Foodborne diseases result in over 9.4 million illnesses each year in the U.S. Most
foodborne pathogens generally cause a self-limited gastroenteritis, but thousands
of people are hospitalized each year due to complications, including mortality, from
When two or more cases of similar illnesses occur after ingestion of a common food,
a foodborne disease outbreak has occurred. After local and state health departments
report such outbreaks to the Centers for Disease Control and Prevention (CDC), an
investigation is initiated.
A recent CDC report summarizes the most common pathogens and foods implicated in foodborne
disease outbreaks from 2009-’15.
Approximately 800 foodborne disease outbreaks were reported annually, resulting in
roughly 15,000 illnesses (18% of which resulted in hospitalization) and 20 deaths
each year. Outbreaks were reported in all 50 states, the District of Columbia and
While multiple states were involved in only 3% of outbreaks, multistate outbreaks
were responsible for 34% of hospitalizations and 54% of deaths, suggesting more severe
impact than outbreaks limited to single states. The most common location of food preparation
implicated in outbreaks was sit-down restaurants, comprising 48% of all outbreaks
and 33% of outbreak-related illnesses, followed by catering or banquet facilities
and private homes (14% and 12% of outbreaks, respectively).
Nearly any food category can cause a foodborne disease outbreak (see figure 1). The
single food category most commonly implicated in the outbreaks was fish (17% of outbreaks).
The number of illnesses, hospitalizations and deaths associated with these outbreaks
was low, likely because of disease mechanisms of the pathogens involved.
The majority of outbreaks involving fish were found to be caused by scombroid toxin
(85 outbreaks) or ciguatoxin (72). These toxins are produced by fish, including tuna,
mackerel and skipjack (scombroid) and barracuda, mackerel and snapper (ciguatoxin),
and can cause severe neurologic and gastrointestinal tract symptoms. Because these
toxins are produced in individual fish, the size of outbreaks generally is limited.
However, bacterial pathogens can contaminate and replicate in many food products,
explaining why these outbreaks tend to be much larger.
After fish, the most common food categories implicated in outbreaks included dairy
(typically unpasteurized dairy products) and chicken. The number of illnesses resulting
from foodborne outbreaks was most common among chicken (12% of illnesses), pork (10%)
and seeded vegetables such as tomatoes and peppers (10%). The highest numbers of illnesses
occurred in outbreaks of Salmonella in eggs and seeded vegetables. Outbreak-associated hospitalizations were highest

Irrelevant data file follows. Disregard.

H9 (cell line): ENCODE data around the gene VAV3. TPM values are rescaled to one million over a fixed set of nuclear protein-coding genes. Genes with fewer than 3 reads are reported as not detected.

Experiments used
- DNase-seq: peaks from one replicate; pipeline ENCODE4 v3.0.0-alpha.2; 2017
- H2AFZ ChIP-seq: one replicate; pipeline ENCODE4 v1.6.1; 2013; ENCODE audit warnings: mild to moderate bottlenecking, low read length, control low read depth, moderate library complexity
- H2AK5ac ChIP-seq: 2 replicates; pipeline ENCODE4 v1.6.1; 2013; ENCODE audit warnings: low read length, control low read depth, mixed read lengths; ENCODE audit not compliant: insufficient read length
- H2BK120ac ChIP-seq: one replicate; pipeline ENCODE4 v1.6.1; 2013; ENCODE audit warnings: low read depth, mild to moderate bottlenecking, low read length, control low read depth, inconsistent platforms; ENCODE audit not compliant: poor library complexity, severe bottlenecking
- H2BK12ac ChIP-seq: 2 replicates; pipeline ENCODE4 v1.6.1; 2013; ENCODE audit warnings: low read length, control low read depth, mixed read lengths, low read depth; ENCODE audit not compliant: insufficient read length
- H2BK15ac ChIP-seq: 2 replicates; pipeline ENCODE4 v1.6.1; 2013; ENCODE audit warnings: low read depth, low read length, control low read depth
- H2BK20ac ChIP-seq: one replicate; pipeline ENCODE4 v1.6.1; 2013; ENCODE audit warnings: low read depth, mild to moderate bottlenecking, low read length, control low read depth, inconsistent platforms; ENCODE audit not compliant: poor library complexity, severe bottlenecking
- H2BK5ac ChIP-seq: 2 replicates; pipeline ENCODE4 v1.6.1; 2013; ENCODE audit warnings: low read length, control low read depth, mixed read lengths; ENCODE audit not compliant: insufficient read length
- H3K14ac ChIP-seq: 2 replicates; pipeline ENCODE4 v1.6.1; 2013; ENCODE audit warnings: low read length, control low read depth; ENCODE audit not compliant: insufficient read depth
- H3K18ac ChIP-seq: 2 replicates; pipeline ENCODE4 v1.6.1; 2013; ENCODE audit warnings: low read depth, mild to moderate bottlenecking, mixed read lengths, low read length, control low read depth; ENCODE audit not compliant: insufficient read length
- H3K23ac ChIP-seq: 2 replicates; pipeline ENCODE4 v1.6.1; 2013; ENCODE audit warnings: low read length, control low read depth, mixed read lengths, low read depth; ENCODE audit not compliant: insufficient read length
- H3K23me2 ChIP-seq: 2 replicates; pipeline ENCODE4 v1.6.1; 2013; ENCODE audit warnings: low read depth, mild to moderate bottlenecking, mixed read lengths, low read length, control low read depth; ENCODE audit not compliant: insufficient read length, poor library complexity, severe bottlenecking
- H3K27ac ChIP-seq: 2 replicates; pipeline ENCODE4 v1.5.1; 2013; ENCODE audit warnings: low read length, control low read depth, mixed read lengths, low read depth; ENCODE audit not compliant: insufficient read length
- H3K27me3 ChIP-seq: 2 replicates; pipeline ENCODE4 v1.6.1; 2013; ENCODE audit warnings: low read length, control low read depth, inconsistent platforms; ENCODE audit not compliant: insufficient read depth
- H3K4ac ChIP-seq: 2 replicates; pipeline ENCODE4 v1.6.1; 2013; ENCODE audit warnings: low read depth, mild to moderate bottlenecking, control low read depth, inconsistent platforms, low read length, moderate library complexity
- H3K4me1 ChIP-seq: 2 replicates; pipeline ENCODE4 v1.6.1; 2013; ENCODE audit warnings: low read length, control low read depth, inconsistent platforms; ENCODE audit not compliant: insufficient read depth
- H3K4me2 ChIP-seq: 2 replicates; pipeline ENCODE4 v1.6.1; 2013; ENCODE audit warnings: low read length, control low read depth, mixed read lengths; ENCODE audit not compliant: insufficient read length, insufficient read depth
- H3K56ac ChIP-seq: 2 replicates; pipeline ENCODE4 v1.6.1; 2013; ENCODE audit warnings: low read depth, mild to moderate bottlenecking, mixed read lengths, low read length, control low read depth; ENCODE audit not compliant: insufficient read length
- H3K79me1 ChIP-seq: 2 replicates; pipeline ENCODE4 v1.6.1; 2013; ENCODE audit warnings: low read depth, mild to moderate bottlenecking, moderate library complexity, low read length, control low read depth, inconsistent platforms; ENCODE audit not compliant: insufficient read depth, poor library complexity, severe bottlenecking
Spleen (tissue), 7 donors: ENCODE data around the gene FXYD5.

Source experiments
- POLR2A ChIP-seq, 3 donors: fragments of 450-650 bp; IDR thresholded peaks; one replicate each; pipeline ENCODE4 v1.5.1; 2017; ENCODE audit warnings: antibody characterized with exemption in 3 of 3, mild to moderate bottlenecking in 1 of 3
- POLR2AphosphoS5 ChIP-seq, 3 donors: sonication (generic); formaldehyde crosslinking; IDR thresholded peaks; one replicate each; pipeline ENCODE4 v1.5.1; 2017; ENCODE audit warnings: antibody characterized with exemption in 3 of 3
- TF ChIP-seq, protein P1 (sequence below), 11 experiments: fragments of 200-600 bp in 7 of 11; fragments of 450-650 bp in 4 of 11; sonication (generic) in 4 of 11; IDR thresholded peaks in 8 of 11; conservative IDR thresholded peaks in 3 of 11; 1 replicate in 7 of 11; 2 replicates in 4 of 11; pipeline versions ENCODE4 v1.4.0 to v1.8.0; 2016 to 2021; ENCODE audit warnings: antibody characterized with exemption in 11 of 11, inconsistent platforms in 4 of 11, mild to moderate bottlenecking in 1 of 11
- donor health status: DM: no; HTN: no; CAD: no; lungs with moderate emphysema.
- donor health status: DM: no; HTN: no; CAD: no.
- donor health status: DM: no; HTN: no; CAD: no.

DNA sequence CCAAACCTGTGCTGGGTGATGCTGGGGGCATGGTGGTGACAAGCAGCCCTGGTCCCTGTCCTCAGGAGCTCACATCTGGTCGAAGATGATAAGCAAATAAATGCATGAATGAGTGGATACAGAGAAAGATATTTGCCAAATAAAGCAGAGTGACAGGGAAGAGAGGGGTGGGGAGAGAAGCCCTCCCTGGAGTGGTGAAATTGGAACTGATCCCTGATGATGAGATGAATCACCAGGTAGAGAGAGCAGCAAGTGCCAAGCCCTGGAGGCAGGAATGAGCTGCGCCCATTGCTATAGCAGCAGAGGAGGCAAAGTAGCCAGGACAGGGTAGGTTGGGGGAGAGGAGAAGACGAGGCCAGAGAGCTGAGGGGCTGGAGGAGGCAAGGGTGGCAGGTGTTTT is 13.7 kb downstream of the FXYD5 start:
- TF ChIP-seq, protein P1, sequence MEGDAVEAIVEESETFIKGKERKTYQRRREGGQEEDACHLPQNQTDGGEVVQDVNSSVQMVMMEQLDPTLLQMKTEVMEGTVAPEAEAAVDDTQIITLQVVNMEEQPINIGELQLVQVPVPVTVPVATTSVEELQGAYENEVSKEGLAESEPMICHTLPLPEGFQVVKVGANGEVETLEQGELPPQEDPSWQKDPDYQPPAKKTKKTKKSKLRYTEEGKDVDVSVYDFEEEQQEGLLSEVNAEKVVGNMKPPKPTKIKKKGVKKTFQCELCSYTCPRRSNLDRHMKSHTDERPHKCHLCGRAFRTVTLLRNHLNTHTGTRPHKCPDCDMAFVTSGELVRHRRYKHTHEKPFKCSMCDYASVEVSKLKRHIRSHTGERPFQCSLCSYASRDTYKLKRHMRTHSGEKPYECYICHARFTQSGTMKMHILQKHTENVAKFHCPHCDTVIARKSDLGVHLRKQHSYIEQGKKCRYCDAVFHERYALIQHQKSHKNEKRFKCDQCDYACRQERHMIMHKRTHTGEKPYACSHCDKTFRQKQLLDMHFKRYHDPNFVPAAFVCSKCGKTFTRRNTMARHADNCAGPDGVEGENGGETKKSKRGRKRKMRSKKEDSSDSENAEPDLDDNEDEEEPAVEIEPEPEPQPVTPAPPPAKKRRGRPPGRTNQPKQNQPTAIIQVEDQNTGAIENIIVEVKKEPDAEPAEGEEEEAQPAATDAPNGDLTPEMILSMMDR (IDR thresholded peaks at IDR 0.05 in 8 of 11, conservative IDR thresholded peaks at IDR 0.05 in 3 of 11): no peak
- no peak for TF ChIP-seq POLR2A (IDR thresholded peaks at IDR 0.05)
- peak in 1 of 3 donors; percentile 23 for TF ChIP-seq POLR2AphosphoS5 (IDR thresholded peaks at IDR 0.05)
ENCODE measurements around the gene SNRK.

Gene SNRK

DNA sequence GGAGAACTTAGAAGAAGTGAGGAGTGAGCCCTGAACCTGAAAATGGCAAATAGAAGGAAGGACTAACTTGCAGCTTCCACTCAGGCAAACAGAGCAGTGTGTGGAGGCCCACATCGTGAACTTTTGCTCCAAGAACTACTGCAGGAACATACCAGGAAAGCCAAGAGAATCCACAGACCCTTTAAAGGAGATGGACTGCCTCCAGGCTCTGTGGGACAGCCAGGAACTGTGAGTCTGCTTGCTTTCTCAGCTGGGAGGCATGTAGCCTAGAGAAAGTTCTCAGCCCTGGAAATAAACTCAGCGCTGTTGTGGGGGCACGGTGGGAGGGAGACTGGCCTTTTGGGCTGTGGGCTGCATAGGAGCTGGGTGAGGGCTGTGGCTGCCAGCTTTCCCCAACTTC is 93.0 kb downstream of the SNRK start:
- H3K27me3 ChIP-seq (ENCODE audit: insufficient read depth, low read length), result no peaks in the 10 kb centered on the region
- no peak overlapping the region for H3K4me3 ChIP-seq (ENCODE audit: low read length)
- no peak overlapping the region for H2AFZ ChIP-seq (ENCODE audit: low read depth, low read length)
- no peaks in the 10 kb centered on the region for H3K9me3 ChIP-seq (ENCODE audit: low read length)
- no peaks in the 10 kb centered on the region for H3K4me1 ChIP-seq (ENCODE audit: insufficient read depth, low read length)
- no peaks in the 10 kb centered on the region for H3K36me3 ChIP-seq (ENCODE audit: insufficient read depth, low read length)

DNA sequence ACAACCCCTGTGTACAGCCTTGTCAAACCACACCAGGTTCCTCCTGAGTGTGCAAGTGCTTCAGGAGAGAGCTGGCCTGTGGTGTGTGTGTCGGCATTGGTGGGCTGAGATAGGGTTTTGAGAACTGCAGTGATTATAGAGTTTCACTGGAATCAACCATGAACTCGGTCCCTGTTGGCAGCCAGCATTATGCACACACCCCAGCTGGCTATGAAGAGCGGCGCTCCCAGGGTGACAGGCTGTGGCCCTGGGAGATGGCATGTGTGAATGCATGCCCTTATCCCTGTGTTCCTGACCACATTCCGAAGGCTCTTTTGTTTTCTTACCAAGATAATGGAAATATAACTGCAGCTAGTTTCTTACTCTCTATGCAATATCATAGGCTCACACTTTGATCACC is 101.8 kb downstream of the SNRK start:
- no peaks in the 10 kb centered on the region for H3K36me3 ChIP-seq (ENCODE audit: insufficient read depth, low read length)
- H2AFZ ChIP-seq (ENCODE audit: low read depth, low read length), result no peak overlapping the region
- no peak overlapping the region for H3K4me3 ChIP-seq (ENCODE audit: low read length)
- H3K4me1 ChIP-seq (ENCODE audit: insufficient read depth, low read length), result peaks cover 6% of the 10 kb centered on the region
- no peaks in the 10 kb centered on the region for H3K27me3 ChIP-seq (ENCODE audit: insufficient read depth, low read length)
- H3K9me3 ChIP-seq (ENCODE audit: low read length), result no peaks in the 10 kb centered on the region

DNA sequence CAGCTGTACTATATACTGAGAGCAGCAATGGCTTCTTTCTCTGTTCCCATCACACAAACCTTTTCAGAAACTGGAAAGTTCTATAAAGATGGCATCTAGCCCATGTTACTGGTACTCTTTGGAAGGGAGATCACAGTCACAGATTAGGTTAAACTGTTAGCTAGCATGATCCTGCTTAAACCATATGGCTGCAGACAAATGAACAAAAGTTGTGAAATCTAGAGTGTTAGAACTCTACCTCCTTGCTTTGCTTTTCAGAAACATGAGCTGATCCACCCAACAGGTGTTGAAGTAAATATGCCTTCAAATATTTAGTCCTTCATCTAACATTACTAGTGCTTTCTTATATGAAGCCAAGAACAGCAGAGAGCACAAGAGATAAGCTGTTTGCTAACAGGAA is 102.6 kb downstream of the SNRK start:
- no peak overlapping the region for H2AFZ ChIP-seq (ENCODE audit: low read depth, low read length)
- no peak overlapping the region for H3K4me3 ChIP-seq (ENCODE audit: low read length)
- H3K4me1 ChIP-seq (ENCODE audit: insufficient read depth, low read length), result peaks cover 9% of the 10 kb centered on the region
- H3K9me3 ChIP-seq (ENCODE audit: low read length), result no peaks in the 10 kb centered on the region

with Salmonella identified in seeded vegetables and chicken.
Deaths were highest among Listeria monocytogenesoutbreaks from contaminated fruits and dairy products.
A single pathogen, either confirmed or suspected, was identified in 71% of outbreaks.
Of those with identified etiologies, norovirus was responsible for the largest percent
of outbreaks and illnesses (46% and 45%, respectively) (see figure 2). This finding
is consistent with previous reports that have found norovirus to be the leading cause
of foodborne disease outbreaks. However, more severe morbidity occurred in infections
caused by Salmonella and Listeria monocytogenes. Outbreaks due to Salmonella caused the highest percentage of hospitalizations (60%), and Listeria caused 52% of deaths.
One of the most severe outbreaks of Listeria monocytogenes was attributed to cantaloupes in 2011. This outbreak involved 28 states and resulted
in 33 deaths, which correlates to a case-fatality rate of 22%.
Other organisms involved in high numbers of outbreaks include Shiga toxin-producing
Escherichia coli, Campylobacter and Clostridium perfringens. In total, 25 species of bacteria, five species of viruses, four species of parasites
and seven different toxins were identified in the 5,670 outbreaks reported during
the six-year surveillance period.
Foodborne disease outbreaks continue to threaten the U.S. population, despite advances
in food safety and regulation. The high numbers of norovirus outbreaks reinforce the
need to strengthen and enforce workplace hygiene, as these outbreaks often are initiated
and perpetuated by food handlers who contaminate ready-to-eat foods.
Many public health interventions have attempted to prevent foodborne disease outbreaks.
Continued efforts are needed to reduce outbreaks and encourage timely reporting.
What is the most common organism implicated in deaths related to foodborne disease
C. Shiga toxin-producing E. coli
D. Listeria monocytogenes
Answer: Listeria monocytogenes
Dr. Haston is a post-graduate training fellow in pediatric infectious diseases at
Emory University School of Medicine and Children’s Healthcare of Atlanta (CHOA). Dr.
Pickering is adjunct professor of pediatrics at Emory University School of Medicine